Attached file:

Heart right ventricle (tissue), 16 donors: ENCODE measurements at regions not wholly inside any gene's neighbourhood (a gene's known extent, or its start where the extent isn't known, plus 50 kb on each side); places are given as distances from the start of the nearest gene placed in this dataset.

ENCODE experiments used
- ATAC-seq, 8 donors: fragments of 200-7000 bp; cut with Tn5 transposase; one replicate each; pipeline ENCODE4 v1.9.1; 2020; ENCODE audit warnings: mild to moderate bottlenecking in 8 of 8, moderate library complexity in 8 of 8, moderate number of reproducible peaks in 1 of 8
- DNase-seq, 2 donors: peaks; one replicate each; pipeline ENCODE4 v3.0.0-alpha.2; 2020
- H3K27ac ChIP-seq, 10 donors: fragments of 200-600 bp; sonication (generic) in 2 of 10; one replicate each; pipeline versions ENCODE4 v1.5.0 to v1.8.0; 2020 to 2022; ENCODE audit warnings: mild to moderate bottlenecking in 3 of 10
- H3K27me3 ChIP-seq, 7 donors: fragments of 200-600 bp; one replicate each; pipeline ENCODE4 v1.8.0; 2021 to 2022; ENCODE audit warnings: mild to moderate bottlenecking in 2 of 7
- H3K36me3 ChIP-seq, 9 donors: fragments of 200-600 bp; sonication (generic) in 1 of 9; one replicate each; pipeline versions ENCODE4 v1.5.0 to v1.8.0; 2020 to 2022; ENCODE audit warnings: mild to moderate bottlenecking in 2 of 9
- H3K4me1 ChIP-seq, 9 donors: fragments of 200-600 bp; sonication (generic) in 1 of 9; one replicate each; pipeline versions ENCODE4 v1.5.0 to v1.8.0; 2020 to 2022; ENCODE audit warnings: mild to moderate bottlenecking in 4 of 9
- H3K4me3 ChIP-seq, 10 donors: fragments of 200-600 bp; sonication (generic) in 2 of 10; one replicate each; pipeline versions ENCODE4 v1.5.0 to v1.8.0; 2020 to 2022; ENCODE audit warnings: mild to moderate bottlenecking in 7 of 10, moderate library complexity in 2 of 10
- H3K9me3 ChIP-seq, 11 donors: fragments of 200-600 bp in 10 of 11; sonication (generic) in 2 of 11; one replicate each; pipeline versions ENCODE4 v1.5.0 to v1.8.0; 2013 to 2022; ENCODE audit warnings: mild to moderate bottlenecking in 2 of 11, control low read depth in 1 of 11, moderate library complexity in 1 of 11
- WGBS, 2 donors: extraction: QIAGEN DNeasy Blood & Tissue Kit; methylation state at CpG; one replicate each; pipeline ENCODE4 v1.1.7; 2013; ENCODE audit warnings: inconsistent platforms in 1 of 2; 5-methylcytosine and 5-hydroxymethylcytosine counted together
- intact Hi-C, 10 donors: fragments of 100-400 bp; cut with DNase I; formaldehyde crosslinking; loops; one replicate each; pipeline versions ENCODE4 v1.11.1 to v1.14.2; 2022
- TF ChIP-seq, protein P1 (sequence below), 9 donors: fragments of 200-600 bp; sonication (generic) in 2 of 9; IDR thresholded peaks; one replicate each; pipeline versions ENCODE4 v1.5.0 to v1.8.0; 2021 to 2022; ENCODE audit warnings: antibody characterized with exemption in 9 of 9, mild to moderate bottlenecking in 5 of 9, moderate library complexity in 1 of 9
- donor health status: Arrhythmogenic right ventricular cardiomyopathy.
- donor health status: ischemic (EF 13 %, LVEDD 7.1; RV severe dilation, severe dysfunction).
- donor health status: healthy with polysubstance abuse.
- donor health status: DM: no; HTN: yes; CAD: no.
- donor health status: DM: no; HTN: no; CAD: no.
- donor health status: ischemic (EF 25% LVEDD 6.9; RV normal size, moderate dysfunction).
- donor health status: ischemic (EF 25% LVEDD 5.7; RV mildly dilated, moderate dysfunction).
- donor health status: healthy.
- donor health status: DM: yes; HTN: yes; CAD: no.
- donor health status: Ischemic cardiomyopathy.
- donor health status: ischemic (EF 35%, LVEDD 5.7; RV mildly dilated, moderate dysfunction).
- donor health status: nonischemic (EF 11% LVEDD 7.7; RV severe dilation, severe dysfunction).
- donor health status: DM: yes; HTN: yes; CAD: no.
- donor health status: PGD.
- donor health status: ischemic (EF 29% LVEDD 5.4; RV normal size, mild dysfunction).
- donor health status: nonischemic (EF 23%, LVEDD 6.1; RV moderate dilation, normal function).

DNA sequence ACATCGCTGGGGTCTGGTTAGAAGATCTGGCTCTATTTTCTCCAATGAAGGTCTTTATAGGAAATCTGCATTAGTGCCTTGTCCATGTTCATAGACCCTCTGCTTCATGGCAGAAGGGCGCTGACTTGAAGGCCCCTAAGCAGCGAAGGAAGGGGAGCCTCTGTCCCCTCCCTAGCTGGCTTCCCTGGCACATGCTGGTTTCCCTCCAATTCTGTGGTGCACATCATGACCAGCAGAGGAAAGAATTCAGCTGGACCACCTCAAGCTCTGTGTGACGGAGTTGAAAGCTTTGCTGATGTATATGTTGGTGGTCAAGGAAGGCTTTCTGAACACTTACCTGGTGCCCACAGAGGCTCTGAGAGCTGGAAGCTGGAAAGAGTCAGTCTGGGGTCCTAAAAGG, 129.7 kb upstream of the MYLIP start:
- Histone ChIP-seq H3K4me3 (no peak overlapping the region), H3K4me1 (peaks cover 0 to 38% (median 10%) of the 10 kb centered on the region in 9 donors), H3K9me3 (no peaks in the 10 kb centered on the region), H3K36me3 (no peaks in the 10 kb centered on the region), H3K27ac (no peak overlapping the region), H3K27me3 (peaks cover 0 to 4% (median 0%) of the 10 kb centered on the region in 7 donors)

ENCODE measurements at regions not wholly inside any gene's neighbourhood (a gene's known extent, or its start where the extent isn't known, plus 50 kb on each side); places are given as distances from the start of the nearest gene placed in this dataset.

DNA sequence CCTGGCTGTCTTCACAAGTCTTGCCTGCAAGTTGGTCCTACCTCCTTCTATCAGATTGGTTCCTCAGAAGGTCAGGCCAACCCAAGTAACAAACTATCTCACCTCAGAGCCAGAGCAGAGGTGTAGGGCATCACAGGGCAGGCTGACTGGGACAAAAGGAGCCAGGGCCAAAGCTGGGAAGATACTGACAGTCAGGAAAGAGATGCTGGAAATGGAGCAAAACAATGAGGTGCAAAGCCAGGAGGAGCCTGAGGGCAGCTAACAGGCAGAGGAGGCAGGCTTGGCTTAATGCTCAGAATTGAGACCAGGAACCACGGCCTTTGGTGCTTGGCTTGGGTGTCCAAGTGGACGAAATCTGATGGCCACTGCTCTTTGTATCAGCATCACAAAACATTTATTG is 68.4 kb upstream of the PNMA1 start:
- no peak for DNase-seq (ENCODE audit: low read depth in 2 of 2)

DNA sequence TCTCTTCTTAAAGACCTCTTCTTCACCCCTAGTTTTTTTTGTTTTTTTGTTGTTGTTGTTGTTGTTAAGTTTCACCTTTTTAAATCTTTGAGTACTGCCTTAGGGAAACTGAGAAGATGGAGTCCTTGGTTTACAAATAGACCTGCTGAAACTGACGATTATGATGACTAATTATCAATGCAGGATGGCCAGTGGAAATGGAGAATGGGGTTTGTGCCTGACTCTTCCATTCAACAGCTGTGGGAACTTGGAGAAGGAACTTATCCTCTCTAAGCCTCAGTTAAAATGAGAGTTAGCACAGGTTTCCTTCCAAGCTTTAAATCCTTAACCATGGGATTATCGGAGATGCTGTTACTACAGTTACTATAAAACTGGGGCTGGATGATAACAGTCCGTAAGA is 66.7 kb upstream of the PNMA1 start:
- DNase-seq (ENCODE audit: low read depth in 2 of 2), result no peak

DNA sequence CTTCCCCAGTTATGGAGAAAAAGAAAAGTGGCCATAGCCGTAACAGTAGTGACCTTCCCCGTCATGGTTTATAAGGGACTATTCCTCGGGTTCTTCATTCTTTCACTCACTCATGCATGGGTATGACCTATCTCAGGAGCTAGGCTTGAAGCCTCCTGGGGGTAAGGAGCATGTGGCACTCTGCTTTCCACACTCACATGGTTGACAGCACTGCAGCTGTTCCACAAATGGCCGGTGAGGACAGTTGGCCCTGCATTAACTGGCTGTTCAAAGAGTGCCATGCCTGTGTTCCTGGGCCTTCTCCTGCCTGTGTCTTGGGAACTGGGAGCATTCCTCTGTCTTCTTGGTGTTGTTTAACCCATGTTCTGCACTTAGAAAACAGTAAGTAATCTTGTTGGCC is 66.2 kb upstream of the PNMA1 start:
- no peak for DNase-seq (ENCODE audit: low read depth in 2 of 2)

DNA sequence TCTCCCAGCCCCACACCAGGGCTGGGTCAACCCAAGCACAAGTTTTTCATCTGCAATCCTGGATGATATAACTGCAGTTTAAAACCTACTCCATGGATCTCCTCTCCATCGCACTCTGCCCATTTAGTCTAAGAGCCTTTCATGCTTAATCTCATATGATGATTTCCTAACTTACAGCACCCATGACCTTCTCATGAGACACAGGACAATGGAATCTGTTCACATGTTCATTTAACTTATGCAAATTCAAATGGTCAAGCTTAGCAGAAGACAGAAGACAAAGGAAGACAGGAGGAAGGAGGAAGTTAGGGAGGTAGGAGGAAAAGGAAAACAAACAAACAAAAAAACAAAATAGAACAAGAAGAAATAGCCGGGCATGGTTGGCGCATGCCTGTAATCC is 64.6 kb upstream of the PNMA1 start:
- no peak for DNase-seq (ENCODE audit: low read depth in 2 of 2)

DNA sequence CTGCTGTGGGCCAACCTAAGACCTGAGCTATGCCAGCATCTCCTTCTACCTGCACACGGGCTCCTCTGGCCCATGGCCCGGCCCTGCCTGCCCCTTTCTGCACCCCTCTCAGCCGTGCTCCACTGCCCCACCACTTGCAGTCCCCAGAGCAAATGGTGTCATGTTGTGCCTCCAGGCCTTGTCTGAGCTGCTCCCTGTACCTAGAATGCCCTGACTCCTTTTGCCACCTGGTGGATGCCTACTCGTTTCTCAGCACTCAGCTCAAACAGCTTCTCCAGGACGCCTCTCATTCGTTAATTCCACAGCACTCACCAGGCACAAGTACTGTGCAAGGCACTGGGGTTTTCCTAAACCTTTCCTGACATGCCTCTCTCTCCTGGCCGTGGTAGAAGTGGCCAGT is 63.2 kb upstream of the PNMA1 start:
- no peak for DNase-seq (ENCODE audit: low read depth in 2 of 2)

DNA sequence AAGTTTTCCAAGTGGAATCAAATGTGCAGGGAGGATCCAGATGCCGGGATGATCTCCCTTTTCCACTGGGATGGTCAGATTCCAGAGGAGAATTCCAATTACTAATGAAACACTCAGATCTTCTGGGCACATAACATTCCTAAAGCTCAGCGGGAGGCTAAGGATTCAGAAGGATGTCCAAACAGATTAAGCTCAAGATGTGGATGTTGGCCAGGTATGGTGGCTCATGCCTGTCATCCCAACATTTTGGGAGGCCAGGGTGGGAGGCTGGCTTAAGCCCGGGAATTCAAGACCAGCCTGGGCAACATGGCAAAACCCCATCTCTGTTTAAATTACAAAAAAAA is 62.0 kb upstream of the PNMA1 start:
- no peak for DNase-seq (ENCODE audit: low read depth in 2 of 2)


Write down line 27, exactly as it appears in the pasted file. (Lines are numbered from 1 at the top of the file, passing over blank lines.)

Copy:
- donor health status: PGD.